It was the world of science fiction that first drew biochemist and cell biologist Edward Chouchani to a career in science. He was captivated by Carl Sagan’s Cosmos series, recalling “The way that series was presented—both the combination of natural history and cosmology, but also biological questions—really captured my imagination. It’s probably one of the major reasons I became a scientist.”
A biochemist and cell biologist, Chouchani receives a Vilcek Prize for Creative Promise in Biomedical Science for his work to decipher the molecular mechanisms that drive metabolic disease. His goal is to leverage these mechanisms to develop new therapies for diseases like diabetes and some kinds of cancer.
Early life and travels
Chouchani was born in Canada; his father immigrated to Canada from Egypt as part of his work as a linguistics scholar. The academic life enabled Chouchani’s father to travel and work around the globe, and Chouchani and his siblings grew up attending schools in Thailand, Cuba, and Greece. Chouchani attended Carleton University in Ottawa, Canada, before traveling to the United Kingdom to complete his PhD in biological sciences.
Boston has been Chouchani’s home since 2014, when he first arrived in the city for a postdoctoral fellowship at Harvard Medical School, where he is now an associate professor. Chouchani is also an associate professor at the Dana-Farber Cancer Institute, where his research laboratory is based. “What I love about Boston is the scope and scale of the science that’s done here,” he says.
Demystifying metabolism: Mass spectrometry and protein machines
Chouchani’s work primarily focuses on metabolism, using mass spectrometry and biochemical approaches to understand how metabolites regulate cellular function in pre-clinical models of health and disease. The research implications are myriad: By better understanding the function of metabolism and the role that different metabolites play in living cells and tissues, Chouchani and his team can identify metabolites and enzymes that contribute to disease.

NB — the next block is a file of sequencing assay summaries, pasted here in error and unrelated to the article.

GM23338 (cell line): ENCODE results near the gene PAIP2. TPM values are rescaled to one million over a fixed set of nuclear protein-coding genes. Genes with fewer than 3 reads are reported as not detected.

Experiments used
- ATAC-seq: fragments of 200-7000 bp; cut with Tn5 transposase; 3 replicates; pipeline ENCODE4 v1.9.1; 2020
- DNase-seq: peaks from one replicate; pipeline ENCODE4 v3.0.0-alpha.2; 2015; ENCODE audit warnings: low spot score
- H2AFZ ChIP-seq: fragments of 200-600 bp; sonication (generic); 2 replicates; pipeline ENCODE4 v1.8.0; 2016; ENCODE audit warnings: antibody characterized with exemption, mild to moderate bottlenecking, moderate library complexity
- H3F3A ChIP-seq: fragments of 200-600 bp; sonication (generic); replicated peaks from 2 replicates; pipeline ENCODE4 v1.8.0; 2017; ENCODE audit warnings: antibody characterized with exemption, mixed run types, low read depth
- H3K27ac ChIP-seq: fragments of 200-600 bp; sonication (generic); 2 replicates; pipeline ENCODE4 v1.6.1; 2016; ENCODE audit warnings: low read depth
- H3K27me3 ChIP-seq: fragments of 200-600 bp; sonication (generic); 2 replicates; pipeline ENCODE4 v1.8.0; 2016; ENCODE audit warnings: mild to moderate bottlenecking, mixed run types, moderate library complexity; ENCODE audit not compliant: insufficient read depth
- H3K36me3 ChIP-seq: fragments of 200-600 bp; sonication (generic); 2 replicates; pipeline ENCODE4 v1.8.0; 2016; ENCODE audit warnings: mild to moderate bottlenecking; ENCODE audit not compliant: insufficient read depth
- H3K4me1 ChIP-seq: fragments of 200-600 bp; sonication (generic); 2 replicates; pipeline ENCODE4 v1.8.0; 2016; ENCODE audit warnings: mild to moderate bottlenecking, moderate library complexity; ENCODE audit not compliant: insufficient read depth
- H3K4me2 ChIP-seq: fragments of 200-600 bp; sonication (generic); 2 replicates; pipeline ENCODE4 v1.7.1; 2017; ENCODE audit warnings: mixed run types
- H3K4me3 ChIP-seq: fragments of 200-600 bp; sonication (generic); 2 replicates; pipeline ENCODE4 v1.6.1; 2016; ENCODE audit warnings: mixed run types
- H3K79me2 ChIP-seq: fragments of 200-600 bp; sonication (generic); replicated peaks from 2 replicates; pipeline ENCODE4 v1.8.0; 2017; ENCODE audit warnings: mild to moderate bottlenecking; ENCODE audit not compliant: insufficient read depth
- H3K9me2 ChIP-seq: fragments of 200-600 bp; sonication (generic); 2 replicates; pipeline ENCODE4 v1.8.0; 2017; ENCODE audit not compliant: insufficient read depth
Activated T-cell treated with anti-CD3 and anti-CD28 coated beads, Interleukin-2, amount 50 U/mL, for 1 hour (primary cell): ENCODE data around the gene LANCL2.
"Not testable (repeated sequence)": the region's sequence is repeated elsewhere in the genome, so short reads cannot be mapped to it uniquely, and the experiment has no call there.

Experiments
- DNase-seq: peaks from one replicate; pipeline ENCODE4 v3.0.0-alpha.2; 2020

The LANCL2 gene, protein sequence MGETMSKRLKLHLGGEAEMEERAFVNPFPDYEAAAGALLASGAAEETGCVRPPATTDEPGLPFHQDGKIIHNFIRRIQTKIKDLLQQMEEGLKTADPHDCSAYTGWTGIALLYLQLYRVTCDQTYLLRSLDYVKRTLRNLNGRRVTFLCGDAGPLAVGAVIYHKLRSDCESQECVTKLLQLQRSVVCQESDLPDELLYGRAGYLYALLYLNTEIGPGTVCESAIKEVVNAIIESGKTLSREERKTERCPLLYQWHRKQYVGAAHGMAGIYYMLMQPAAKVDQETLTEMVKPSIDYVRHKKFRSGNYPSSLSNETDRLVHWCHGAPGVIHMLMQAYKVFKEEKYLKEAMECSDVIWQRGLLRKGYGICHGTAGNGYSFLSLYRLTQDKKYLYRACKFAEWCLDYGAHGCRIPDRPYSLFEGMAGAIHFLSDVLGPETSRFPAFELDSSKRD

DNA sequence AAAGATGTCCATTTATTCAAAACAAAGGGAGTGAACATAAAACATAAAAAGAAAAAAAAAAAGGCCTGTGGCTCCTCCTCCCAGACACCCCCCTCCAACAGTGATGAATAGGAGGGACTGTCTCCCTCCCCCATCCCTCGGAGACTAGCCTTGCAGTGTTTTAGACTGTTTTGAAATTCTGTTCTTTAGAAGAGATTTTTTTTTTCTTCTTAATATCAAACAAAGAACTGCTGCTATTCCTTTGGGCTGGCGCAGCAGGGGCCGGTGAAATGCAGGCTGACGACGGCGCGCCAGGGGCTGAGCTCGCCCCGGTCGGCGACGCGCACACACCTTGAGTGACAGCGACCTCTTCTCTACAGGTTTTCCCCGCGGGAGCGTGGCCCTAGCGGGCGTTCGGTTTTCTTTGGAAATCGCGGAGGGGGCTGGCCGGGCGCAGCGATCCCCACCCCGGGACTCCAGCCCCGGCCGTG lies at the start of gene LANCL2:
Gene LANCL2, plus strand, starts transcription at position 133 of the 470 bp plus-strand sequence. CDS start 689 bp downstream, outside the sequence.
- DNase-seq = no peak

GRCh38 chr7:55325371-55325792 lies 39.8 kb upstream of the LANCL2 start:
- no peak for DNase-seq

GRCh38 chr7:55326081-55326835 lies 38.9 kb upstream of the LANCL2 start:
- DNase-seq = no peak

“Mass spectrometry lets us peer into the cell and systematically map how metabolism controls our biology,” he says. “Our goal is to leverage these newfound mechanisms to develop new therapies for metabolic, inflammatory, and metastatic diseases.”
“There are over 20,000 different types of protein machines in the cell and over 95% of them are what’s called un-drugged,” he says. “The way our technology works, we query many of those 20,000 proteins in living systems and look for pockets where small-molecule metabolites can interact with them.” By finding and understanding these pockets, Chouchani and his team illuminate metabolic functions and identify potential points of intervention. “If we can understand the nooks and crannies of where these interactions occur, we can develop new ways to leverage these interactions and protect against cancers and diseases of aging.”
Motivation and mentorship
Chouchani is energized by his work, and takes inspiration from his teammates at Harvard.“That really is one of the most invigorating things about science,” he says. “If you’re doing it properly, and with the right people, it starts evolving in ways you never could have anticipated, and it makes it one of the most exciting careers that one can have.”